In Law School there a few who can balance survival and the pursuit of passions. A few who dare to achieve the insane. RMLNLU’s 8-pack Spartan- Mohammad Adil – a power lifter, martial artist and bodybuilder, opens up about what its’ like to balance self-imposed physically extreme goals with life in law school. By
I am Komal Audichya. I am 50 years old. I have done my LL.B and LLM from Panjab University, Chandigarh. Recently I am pursuing Phd. under the guidance of Prof. V.S.Mani. I have also taught in the Rajasthan University for 4 years.
What started as an unexpected victory at the national rounds, culminated into a very satisfying trip in terms of the educative value of the competition, receiving useful insights into my own performance by the judges, forging ever-lasting friendships with participants from different countries, having my parents fly down to California to watch me participate
The LAMP offer came in at the right time. Also, from a legal perspective, law students are given plenty of opportunities to observe the functioning of the Judiciary, but not so with the Legislature, which is where the laws are passed.
The best law schools in this country and abroad are good because they inculcate the principles not because they teach you the nitty gritty of a particular section or a particular Act. You need to learn how to read an Act whatever Act is placed in front of you as a lawyer.
The triggering point however, was when I picked up a book written by one of the IIM students and being the proud law student that I am, thought to myself [...] that is how THE BHAIRAV PUTRAS came into being.
As a law student, the very idea of being at such close proximity to the process of law-making was itself an extremely exciting thought. In addition, I've always been more fascinated by the macro-level implications of laws and the law making process, as opposed to, say, applying the law to a specific transaction.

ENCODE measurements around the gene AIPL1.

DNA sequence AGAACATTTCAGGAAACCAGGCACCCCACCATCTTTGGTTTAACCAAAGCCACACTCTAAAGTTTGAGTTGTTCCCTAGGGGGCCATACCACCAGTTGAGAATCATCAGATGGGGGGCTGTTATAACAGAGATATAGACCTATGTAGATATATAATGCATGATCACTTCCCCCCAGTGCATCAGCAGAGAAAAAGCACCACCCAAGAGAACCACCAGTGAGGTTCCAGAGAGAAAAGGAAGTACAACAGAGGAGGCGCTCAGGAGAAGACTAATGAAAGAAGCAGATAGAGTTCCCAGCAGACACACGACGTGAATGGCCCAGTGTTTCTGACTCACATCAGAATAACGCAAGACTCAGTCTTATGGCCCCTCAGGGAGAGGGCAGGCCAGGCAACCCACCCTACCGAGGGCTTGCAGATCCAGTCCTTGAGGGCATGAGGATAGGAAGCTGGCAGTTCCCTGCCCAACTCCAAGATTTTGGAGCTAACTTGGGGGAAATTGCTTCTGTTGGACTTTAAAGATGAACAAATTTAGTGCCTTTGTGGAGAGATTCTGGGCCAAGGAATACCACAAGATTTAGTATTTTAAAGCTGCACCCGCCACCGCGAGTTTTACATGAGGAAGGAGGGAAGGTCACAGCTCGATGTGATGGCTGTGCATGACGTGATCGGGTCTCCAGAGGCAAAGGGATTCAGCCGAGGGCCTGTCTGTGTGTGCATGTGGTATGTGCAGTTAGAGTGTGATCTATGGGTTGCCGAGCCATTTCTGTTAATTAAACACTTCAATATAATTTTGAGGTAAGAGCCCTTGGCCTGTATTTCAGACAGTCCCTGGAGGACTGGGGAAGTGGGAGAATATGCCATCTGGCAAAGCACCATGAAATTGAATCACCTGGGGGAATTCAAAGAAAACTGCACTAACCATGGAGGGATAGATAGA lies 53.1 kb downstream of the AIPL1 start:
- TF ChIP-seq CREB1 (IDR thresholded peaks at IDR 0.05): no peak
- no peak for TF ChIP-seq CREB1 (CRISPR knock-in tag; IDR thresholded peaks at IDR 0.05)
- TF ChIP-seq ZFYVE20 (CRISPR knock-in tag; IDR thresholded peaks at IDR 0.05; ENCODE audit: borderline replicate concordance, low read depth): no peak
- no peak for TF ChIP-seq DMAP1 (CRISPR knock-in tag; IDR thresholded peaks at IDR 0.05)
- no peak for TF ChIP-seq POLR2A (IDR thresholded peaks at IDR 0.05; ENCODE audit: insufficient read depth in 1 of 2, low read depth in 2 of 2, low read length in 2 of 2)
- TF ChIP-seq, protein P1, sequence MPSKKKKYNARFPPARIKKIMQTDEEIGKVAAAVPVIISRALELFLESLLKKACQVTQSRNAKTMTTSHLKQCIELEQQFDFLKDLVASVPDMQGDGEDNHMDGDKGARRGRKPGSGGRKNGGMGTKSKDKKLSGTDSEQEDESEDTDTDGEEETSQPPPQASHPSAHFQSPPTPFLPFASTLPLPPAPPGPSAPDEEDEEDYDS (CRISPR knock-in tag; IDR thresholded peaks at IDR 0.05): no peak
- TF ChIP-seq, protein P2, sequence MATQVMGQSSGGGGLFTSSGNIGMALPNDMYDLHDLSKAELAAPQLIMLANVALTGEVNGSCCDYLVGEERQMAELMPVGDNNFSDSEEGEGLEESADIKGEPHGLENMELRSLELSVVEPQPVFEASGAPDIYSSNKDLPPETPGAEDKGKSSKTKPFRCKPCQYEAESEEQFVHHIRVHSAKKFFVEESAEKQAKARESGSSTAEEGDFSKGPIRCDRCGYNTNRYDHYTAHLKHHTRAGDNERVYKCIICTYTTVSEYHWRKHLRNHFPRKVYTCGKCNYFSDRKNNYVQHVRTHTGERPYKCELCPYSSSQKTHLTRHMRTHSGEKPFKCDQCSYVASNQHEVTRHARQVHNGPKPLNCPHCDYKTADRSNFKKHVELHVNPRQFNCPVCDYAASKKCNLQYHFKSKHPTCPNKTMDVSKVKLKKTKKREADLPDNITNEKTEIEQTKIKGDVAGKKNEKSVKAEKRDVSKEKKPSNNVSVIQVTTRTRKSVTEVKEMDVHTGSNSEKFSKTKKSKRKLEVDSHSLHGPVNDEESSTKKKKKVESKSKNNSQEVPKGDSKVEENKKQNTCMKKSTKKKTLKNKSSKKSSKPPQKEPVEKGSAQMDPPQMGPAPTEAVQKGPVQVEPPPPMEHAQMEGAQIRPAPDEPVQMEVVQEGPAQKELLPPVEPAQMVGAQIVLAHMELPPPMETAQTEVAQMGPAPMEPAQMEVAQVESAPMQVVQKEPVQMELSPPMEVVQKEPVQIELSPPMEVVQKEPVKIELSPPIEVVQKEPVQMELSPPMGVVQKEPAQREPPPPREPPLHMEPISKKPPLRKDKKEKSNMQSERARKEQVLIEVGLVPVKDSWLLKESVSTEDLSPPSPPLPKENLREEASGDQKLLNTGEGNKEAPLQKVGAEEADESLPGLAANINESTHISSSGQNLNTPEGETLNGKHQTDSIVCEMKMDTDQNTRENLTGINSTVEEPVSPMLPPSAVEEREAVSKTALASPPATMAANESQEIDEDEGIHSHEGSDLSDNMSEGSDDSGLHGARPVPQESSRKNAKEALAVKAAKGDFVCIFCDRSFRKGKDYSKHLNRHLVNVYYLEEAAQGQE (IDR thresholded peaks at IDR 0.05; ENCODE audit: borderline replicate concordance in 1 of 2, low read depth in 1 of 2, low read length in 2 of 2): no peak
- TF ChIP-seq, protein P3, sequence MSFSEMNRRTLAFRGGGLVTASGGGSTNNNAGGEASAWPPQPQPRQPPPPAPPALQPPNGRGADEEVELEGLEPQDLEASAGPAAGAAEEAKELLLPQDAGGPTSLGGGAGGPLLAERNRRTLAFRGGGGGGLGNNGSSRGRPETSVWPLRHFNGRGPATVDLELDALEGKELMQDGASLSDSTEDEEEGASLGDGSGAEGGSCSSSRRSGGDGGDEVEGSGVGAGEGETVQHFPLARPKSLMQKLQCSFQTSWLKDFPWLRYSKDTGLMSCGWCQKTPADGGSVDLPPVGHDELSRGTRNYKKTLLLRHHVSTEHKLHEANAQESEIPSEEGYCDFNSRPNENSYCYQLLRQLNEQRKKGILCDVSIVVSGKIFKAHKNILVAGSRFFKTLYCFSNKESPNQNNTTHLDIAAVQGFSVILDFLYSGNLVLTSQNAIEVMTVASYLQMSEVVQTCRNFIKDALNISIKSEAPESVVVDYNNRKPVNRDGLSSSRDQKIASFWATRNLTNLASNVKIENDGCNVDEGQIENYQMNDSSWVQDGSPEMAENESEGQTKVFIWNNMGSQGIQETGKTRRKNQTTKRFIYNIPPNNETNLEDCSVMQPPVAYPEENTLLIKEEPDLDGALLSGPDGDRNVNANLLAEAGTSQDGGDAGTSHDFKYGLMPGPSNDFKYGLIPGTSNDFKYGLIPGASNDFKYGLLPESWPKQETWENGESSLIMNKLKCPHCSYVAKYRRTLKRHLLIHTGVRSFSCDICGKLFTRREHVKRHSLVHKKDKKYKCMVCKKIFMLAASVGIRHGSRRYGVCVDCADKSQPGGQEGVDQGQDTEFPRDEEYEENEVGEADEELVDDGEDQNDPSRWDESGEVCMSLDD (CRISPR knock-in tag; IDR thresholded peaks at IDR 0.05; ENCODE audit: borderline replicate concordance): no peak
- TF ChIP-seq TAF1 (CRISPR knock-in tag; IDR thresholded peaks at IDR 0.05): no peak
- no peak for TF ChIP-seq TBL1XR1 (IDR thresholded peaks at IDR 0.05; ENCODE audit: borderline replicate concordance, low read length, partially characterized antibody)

I believe in mixture of traditional and modern thinking, I believe in mixture of both socialist and capitalist ideology; I learn from the history and look forward towards future; I have faith in both religion and science; I have belief in inter-dependence and independence; I believe in idealism but do not ignore realism too.
Therefore among many examples, I tell them the cautionary tale of the itty-bitty comma that made a big difference in a Canadian court, popularly known as the world's most expensive comma. Interview by Mohona Thakur
Litigation was again a choice made on the basis of aptitude. I have a very bold and overpowering personality with a thirst to be around people and work best in such an environment. Closed doors and fixed timetables are not my cup of tea. But yet I don't say I have made up my mind.
I was always been fascinated to learn medicine especially Ayurveda which never happened in my life. I was much interested in acting and studying drama which father discouraged. After graduation desired to pursue MSc but failed to get an admission. Interview by Ankitha Praveen, College Manager, Lawctopus